Experiment of the Day: Chromatography Flowers

What is chromatography? Chromatography is a technique
that scientists use to help separate and identify the components of mixtures
(solvents), such as those used in making commercial inks and dyes. Many types
of ink, like many materials, are made up of two or more different substances.
By passing a mixture through a liquid, most often water, you’re able to
separate out the components of that mixture!

In High Touch High Tech’s Chromatography Flowers experiment,
we use water’s powers to assist us in chromatography. Water is sticky, meaning
that water molecules want to stay close together. Cohesion is the force
that keeps water molecules together, while adhesion attracts water
molecules to other substances. Water is pulled up the pipe cleaner using
adhesion and cohesion, and then begins to stick to our coffee filter, climbing
across the filter and spreading outwards.

Once the water reaches the coffee filter which we have drawn
on, the chromatography process begins! The water is absorbed into the ink left
by the marker and continues to climb across the coffee filter, separating the
components of the ink!

Access the full Chromatography Flowers experiment at : https://sciencemadefun.net/downloads/chromatography_flower.pdf

FUN Science with Halloween Candy!

Check out our updated list of spooky science Halloween Activities here! 
Worried about having too much Halloween candy laying around? Here’s a little science you can do with your kids’ haul—or your own!

Chances are if you’ve got kids they’re going to want to go trick-or-treating. This means they’ll end up loaded with way more candy than you’d want them to actually eat. What could you do with the rest? Well, you could donate it, you could take it to a candy buyback program or you could do a little science with it! Here are a few ideas from Candyexperiments.com.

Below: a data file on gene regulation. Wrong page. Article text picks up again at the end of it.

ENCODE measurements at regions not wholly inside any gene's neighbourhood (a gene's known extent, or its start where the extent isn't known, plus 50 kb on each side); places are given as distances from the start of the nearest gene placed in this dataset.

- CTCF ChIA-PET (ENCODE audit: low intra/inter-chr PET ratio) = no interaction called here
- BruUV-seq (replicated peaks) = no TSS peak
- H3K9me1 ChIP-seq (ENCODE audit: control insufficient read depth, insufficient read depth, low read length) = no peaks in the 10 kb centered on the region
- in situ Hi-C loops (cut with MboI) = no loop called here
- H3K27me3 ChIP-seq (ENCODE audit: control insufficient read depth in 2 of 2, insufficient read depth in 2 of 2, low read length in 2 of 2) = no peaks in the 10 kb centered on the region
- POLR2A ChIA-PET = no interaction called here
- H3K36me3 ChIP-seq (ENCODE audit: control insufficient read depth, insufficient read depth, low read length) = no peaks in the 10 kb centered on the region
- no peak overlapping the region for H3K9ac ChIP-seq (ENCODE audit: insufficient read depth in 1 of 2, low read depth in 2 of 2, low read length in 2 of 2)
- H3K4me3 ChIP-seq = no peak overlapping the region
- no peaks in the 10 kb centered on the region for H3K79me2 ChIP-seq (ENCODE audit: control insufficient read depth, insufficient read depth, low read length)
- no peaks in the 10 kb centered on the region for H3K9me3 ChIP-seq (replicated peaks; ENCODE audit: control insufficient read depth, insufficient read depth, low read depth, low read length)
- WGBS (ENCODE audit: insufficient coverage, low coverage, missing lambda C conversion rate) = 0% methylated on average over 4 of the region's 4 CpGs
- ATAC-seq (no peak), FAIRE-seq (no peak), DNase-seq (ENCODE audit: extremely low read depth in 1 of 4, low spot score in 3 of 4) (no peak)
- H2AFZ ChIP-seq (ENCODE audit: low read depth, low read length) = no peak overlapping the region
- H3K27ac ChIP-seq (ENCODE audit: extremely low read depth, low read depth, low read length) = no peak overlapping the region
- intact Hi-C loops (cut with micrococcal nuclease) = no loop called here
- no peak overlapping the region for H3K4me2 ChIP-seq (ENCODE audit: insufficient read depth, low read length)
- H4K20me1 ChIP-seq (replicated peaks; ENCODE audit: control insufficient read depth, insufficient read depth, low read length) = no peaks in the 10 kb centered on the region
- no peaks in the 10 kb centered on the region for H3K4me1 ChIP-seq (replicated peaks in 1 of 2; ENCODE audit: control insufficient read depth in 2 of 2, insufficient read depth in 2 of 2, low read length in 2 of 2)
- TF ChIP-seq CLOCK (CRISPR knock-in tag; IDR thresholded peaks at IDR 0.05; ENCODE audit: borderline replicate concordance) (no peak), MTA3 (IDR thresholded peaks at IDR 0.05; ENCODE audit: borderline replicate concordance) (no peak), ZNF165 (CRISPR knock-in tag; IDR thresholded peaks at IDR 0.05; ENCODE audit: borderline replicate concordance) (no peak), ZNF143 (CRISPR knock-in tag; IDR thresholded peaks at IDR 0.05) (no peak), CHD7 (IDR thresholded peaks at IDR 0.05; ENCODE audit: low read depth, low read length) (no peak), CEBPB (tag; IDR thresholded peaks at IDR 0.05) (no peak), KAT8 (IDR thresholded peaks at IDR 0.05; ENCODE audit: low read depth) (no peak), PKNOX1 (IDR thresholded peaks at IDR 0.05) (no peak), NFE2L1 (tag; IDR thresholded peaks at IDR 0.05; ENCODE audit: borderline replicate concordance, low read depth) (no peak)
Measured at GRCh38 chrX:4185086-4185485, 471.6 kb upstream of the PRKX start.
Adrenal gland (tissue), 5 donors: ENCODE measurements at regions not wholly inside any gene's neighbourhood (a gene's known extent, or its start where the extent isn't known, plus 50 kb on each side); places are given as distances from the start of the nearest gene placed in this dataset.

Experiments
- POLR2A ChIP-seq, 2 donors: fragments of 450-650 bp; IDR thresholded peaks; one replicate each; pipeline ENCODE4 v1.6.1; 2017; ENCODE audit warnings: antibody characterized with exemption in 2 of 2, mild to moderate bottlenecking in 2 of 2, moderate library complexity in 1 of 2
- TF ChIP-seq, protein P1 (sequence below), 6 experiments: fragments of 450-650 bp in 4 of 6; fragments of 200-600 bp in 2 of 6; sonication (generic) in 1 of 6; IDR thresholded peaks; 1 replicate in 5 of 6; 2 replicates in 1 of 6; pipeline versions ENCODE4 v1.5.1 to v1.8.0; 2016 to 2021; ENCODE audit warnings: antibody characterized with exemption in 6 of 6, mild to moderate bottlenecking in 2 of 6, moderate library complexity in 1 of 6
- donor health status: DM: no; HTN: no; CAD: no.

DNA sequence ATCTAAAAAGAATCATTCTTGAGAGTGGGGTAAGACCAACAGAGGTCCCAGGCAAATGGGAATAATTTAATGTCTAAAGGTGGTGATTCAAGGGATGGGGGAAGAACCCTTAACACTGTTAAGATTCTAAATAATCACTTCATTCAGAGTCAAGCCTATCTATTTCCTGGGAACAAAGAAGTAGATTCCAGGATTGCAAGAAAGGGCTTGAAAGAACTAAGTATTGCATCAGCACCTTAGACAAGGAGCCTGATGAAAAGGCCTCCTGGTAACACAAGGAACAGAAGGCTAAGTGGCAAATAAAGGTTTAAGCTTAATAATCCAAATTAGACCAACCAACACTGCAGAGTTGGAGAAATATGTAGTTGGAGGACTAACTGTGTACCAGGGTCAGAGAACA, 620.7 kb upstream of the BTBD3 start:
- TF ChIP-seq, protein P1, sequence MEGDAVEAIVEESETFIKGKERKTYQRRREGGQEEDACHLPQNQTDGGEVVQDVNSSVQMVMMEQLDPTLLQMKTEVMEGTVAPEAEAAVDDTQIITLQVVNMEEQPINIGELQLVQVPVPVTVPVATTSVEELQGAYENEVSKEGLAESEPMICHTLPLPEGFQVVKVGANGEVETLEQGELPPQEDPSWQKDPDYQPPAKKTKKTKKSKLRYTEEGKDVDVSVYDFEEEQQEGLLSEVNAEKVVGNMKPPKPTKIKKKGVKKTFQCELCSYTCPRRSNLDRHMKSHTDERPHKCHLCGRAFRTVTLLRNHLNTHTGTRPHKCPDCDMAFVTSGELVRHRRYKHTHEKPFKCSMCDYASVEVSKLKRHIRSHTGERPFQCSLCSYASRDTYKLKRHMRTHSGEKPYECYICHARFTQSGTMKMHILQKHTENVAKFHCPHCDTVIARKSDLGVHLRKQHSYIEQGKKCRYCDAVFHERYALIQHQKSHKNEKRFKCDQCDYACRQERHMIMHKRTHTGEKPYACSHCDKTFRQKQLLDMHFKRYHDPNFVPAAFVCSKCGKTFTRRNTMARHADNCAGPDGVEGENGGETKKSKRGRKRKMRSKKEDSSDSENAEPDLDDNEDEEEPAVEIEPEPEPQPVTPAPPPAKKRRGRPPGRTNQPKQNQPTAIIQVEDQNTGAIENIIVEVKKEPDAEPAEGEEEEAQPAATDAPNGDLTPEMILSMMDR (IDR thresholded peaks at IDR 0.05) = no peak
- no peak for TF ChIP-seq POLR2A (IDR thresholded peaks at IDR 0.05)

Lifesaver Lights
Here’s a simple one. Grab some wintergreen flavored Life Saver candies, stand in a dark room, face a mirror and chew them with your mouth open. You’ll see flashes of light that result from electrons in the candy; these are more easily visible thanks to the wintergreen flavoring.



Pop Rocks
Ever tried pouring some Pop Rocks into a glass of water? If you do, you’ll find that it’s a pretty effervescent experience.




Chocolate Bloom
By rapidly heating and cooling a piece of chocolate, you can gradually seperate it into its component parts. This results in white streaks and spirals called chocolate bloom. You can even still eat the chocolate once this is done—the texture might be a little unusual but it’s still perfectly edible!


Density Rainbow
Skittles are both delicious and colorful – here’s a way to really help that color shine. By using different quantities of various colored Skittles and the principle that sugar makes water more dense, you can create a liquid rainbow. This is one of the tougher experiments to try; make sure you pour the melted Skittles very slowly otherwise the different colors will just mix together.


Color Separation- Chromotography
Even if a piece of candy is only one color, that color can actually contain a variety of differently colored dyes. By dissolving candy coloring into water then slowly dripping that water down a piece of paper, it’s possible to see all those various colors. This is an easy experiment and the results are striking. Try it with brown M&Ms!